ECU research awarded at conference

ECU graduate student Jessica Handloff, mentored by Dr. Christine Avenarious in the Department of Anthropology, received an award for the best research poster in a conference this month at Texas Tech University. (Contributed photos)

ECU graduate student Jessica Handloff, mentored by Dr. Christine Avenarius in the Department of Anthropology, received an award for the best research poster in a conference this month at Texas Tech University. (Contributed photos)

Research completed by faculty and students in ECU’s Department of Anthropology was named the best research poster presented at the Engagement Scholarship Symposium held Oct. 8-9 at Texas Tech University. ECU anthropology graduate student Jessica Handloff, a member of ECU’s Student Engagement and Outreach Scholars Academy, designed the poster .

The research displayed on the poster was collected under the guidance of ECU anthropology professor Dr. Christine Avenarius, who developed the project proprosal and assisted Handloff in collecting data. Handloff then designed the poster based on the community engagement aspect of the project. She represented ECU, the Department of Anthropology and SEOSA at the conference.

The poster was titled “Community Participation in Risk Management: Exploring Suitable Adaptations to Storm Water Flooding in Nags Head, N.C.” Research focused on community response and communication styles among stakeholders seeking solutions to the flooding problems.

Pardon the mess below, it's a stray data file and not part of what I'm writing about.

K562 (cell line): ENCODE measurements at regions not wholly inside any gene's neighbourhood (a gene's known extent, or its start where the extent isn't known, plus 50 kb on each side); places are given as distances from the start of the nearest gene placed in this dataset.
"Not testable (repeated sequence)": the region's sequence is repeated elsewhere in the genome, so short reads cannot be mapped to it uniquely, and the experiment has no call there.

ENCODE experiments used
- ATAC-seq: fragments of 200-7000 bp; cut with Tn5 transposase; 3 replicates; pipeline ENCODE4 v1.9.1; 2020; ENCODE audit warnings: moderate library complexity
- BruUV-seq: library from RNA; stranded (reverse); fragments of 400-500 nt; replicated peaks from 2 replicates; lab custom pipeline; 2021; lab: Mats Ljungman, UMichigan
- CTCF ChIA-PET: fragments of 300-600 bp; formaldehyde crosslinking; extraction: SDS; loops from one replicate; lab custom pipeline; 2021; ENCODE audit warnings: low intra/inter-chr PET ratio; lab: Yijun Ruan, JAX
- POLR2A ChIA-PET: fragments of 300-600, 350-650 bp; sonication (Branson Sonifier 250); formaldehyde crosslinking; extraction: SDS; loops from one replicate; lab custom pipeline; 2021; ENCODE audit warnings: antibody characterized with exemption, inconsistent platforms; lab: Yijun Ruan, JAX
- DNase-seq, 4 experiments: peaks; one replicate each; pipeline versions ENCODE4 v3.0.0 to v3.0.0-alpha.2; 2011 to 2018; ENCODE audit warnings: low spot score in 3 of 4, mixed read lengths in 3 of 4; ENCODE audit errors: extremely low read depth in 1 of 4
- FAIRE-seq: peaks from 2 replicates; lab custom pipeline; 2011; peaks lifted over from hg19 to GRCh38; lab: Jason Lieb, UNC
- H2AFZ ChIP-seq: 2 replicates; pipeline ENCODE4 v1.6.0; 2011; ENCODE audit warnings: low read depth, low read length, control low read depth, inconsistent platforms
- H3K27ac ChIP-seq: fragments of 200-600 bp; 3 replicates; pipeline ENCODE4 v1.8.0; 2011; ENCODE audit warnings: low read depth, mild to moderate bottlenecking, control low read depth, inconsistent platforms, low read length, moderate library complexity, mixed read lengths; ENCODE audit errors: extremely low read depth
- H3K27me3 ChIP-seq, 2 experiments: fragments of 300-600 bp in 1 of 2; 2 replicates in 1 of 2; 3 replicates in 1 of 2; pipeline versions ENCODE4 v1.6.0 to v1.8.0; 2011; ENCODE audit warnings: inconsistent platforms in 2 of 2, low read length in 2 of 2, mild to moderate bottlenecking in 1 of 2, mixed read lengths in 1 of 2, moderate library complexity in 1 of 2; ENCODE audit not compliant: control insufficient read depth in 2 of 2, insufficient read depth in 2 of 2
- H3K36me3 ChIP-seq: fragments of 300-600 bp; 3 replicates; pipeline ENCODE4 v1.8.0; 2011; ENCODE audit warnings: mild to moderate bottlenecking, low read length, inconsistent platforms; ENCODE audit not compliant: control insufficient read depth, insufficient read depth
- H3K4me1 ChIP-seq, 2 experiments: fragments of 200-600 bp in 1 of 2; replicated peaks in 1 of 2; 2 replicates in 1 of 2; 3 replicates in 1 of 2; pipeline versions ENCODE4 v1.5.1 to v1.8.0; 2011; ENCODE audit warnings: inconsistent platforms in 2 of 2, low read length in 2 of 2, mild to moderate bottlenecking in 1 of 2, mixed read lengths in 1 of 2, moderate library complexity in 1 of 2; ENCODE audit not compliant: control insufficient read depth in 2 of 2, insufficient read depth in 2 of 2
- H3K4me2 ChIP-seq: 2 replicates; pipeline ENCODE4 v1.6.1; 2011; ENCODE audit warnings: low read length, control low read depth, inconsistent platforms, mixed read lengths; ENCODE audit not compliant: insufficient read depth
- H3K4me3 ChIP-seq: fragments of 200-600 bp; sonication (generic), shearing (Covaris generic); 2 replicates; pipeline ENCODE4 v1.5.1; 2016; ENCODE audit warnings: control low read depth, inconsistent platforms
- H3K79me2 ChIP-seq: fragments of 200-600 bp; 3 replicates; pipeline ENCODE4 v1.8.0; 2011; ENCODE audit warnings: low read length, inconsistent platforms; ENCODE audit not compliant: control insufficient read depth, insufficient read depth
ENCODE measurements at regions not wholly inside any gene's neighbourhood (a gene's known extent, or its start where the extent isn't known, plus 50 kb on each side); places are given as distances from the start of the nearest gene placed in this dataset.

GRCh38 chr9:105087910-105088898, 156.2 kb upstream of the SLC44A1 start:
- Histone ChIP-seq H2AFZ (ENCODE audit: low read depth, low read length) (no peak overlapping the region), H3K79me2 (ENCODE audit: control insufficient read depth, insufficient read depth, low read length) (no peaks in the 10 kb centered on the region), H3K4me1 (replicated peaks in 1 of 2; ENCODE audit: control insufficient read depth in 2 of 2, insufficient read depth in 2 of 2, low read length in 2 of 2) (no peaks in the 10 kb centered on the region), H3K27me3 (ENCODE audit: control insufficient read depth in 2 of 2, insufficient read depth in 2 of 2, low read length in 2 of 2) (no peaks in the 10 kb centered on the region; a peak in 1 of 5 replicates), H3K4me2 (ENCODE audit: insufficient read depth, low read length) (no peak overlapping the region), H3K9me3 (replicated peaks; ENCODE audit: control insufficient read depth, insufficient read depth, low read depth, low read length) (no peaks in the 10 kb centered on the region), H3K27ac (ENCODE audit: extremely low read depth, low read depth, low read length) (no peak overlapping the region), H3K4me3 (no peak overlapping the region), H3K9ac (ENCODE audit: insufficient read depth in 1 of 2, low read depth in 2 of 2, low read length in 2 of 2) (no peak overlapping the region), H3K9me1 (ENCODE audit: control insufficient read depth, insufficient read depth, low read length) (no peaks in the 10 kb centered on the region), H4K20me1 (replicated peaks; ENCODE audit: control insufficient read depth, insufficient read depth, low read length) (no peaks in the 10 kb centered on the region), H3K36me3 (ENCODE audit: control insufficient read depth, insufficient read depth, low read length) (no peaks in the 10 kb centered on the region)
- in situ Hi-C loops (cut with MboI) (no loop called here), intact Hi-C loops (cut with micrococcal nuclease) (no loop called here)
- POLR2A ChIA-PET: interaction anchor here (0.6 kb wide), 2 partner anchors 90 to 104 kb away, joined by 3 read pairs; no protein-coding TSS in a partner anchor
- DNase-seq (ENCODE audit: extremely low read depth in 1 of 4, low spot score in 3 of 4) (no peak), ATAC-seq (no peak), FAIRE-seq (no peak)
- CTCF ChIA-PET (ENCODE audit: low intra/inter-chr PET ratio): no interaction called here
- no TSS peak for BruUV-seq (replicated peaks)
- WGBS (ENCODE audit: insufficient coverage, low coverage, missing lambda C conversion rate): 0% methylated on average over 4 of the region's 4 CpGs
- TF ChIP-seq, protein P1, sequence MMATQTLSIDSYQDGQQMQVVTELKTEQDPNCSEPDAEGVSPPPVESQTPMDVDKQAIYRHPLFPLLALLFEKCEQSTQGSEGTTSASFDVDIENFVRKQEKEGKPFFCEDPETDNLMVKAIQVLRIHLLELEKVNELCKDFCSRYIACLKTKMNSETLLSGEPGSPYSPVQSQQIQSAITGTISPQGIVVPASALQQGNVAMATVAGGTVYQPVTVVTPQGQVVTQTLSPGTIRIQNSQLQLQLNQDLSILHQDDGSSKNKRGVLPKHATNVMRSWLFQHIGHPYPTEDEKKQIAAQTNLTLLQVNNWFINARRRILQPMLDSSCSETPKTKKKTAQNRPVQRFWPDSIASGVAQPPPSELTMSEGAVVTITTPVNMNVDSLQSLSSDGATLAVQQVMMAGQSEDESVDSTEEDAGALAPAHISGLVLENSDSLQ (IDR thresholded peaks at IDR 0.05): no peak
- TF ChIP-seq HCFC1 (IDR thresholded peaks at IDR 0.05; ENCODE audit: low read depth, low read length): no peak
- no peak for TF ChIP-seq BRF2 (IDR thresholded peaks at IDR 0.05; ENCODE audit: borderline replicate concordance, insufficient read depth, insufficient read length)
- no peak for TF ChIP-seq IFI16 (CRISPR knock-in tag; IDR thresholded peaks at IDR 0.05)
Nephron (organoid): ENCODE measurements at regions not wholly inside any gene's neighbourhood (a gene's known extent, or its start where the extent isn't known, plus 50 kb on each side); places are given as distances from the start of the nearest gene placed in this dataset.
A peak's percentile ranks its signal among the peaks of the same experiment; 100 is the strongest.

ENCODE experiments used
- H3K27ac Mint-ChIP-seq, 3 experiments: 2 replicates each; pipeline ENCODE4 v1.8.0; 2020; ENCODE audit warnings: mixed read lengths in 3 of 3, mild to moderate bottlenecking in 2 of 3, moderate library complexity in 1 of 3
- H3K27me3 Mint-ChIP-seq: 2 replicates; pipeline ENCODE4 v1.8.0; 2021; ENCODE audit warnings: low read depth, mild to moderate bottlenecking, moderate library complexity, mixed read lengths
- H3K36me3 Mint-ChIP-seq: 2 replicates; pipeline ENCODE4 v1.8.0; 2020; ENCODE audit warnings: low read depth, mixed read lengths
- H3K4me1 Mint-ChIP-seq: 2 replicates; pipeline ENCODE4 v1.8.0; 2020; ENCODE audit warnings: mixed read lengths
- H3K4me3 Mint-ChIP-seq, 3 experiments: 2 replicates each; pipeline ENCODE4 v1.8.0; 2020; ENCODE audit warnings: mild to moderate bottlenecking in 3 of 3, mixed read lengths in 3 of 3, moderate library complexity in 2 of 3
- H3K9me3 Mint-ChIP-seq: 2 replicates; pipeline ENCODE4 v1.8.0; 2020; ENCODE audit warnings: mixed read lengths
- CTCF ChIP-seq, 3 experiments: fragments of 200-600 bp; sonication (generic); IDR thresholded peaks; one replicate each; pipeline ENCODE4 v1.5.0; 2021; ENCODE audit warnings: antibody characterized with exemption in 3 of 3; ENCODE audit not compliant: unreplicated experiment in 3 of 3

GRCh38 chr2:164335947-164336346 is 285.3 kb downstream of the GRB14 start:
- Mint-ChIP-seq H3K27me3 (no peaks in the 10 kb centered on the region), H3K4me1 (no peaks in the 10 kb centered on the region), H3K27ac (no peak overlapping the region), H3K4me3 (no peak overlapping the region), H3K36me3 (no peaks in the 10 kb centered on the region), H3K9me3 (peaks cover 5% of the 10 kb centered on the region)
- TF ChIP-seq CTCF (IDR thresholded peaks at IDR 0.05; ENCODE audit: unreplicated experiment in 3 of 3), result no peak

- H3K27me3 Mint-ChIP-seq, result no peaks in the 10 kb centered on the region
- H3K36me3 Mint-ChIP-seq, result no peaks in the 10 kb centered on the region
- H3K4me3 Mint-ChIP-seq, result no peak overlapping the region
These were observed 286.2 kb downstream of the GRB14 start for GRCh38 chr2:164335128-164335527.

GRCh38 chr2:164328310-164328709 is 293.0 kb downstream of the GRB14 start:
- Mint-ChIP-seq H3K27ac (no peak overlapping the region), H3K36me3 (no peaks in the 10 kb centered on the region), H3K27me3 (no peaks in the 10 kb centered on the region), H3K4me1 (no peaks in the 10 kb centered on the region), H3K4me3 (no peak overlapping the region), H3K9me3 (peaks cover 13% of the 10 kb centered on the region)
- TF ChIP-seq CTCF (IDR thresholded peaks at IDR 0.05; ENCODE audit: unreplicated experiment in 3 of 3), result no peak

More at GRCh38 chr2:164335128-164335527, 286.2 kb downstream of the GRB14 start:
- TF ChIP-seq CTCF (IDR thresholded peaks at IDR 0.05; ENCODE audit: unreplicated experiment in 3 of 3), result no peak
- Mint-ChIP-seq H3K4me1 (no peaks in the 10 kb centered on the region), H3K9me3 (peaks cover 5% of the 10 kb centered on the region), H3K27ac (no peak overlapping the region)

The SEOSA program for ECU graduate students is part of the ECU Engagement and Outreach Scholars Academy, which pairs students with faculty to encourage the scholarship of engagement through workshops and research mentoring programs. For additional information about the academy, visit http://www.ecu.edu/cs-admin/chancellor/Engagement-and-Outreach-Scholars-Academy.cfm.

Handloff accepts the best research poster award at the Engagement Scholarship Consortium at Texas Tech University.

Handloff accepts the best research poster award at the Engagement Scholarship Consortium at Texas Tech University.

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Ku Klux Klan expert to speak on organization’s impact in Eastern N.C.

An expert on the history of the Ku Klux Klan will share his insights about the organization’s activities and impact Oct. 16 at East Carolina University.

David Cunningham

David Cunningham

Dr. David Cunningham, associate professor and chair of the Department of Sociology at Brandeis University in Massachusetts, will present “The Contemporary Significance of the Klan and its Role in Communities in Eastern N.C., from 11 a.m. to 12:30 p.m. at a brown bag lunch event in Room 1006 in the Bate Building. He will also present “Klansville USA” from 4:30 – 6 p.m. in Sheppard Memorial Library Meeting Room A.